Cover image for Tom Taylor's Civil War
Tom Taylor's Civil War
Taylor, Thomas Thomson, 1836-1908.
Publication Information:
Lawrence : University Press of Kansas, [2000]

Physical Description:
xv, 256 pages : illustrations, maps ; 24 cm.
General Note:
Comprises Taylor's diaries and letters to and from his wife, Margaret Taylor.
Format :


Call Number
Material Type
Home Location
Item Holds
E601 .T295 2000 Adult Non-Fiction Central Closed Stacks

On Order



Our hurly-burly sagas of war often overlook the deep connections between warriors and the families they left behind. In Tom Taylor's Civil War, eminent Civil War historian Albert Castel brings that familial connection back into sharp focus, reminding us again that soldiers in the field are much more than mere cogs in the machinery of war.

A young Ohio lawyer, Thomas Taylor was a junior officer who fought under Sherman at Vicksburg and Chattanooga and on the march through Georgia, and his diary and letters contain vivid descriptions of numerous skirmishes and battles over four years. By interweaving Taylor's words with his own narrative, Albert Castel has fashioned a work on the Civil War as engrossing as a novel; by also including letters from Taylor's wife, he has created a whole new dimension for viewing that conflict.

Often written under adverse conditions, Taylor's descriptions of military encounters are filled with vivid details and perceptive observations. His passages especially provide new insight into the Georgia campaign--including accounts of the Battles of Atlanta and Ezra Church--and into the role of middle-echelon officers in both camp and combat. Castel's bridging narrative is equally dramatic, providing an overview of the fighting that gives readers invaluable context for Taylor's eyewitness reports.

The book chronicles not only Taylor's military career but also the strains it placed on his marriage. Taylor had gone off to war both to fight for his Unionist beliefs and to enhance his reputation in his community, while his wife, Netta, was a peace Democrat whose letters constantly urged Tom to return home. Their epistolary conversation-rare among Civil War sources-reflects a relationship that was as politically charged as it was passionate. Taylor's passages also reveal his changing attitudes: from favoring strong measures against the rebels at the beginning of the war to eventually deploring the destruction he witnessed in Georgia.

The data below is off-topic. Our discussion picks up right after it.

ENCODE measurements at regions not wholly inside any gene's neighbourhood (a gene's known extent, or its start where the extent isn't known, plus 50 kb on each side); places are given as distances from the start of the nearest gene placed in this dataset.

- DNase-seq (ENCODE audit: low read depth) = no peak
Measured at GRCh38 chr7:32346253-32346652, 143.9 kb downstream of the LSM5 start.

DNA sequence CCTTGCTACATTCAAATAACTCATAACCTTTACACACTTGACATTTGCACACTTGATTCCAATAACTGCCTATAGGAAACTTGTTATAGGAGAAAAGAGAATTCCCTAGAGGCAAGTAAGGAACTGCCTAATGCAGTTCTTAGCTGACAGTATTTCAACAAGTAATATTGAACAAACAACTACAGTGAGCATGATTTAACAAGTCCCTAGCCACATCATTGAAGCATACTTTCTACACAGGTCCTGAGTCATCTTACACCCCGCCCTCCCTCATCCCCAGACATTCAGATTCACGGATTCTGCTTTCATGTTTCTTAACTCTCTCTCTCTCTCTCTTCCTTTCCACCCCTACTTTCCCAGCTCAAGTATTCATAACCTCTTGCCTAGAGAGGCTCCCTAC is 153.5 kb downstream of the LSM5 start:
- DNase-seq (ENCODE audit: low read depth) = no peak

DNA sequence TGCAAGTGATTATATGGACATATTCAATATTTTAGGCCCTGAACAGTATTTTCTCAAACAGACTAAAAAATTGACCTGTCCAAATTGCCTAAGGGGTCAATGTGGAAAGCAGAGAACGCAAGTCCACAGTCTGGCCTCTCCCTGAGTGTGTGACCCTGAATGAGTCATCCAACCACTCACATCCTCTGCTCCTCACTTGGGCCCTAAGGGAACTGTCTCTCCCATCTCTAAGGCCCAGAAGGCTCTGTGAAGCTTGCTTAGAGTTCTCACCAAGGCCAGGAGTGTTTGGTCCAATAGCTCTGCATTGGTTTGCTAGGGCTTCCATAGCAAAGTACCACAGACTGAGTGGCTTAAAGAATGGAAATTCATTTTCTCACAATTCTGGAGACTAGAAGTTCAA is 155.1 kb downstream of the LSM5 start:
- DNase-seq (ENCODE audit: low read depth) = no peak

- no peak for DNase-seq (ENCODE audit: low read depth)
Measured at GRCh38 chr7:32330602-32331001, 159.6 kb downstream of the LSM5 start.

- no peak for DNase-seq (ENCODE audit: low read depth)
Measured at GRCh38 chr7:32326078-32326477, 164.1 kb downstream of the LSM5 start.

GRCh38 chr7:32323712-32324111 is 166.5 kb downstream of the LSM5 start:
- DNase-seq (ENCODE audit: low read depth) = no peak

Tom Taylor's Civil War is a moving account of one man whose life was ripped apart by war and of the woman back home who remained his anchor through it all. Combining the best features of biography and autobiography, it paints a compelling picture of that conflict that will stir the heart as much as the imagination.

Author Notes

Albert Castel is one of the most respected and prolific scholars in the Civil War community. He has won several prizes for his work, most notably the 1993 Lincoln Prize.

(Bowker Author Biography)

Reviews 1

Booklist Review

"Ordinary" soldiers such as Sam Watkins and Elijah Hunt Rhodes have given us accounts of their Civil War experiences. Of course, we have a plethora of journals and memoirs by high-ranking officers, from James Longstreet to U. S. Grant. Here, we have an unusual and often fascinating collection of letters and journal entries from a well-educated, eloquent attorney who served as a junior officer in some of the most critical campaigns of the war. At the age of 24, Taylor left his Ohio law practice and his wife and two young children to enlist in the Union army. He fought in the Vicksburg campaign and in Sherman's "march to the sea" through Georgia. Castel, an eminent Civil War historian, has combined excerpts from Taylor's letters and journal with his own commentaries. The result is an absorbing and emotionally wrenching glimpse at the toll taken on an intelligent, sensitive man by the strains of combat and separation from his family. Castel's comments are never intrusive and clarify some of the murkier military details. --Jay Freeman

Table of Contents

Prefacep. ix
Acknowledgmentsp. xiii
Prologue: The Heavy Tramp of Thousands April-August 1861p. 1
1 I Want to Distinguish Myself September-December 1861p. 14
2 What Have I Accomplished? January-December 1862p. 29
3 The Almighty Will Preserve Me January-July 1863p. 52
4 We Will Achieve Mighty Victories July-November 1863p. 73
5 I Have Calculated, Worked and Talked November 1863-March 1864p. 93
6 Once More Into the Breach March 26-June 5, 1864p. 107
7 Oh, Jerusalem, Jerusalem June 6-July 9, 1864p. 126
8 Hell, Stranger, This Is No Place for Me to Halt! July 9-22, 1864p. 139
9 We Had Another Big Fight July 23-30, 1864p. 151
10 I Am an American Slave! July 31-August 25, 1864p. 160
11 The Enemy Charged Upon Our Lines August 26-September 8, 1864p. 174
12 I'm One Big Halo September 8-November 9, 1864p. 185
13 A Scene of Destruction and Woe November 10-December 13, 1864p. 194
14 A Brigadier General or Dead December 15, 1864-August 30, 1865p. 206
Epilogue: Section 1, Lot 19p. 228
Notesp. 235
Indexp. 251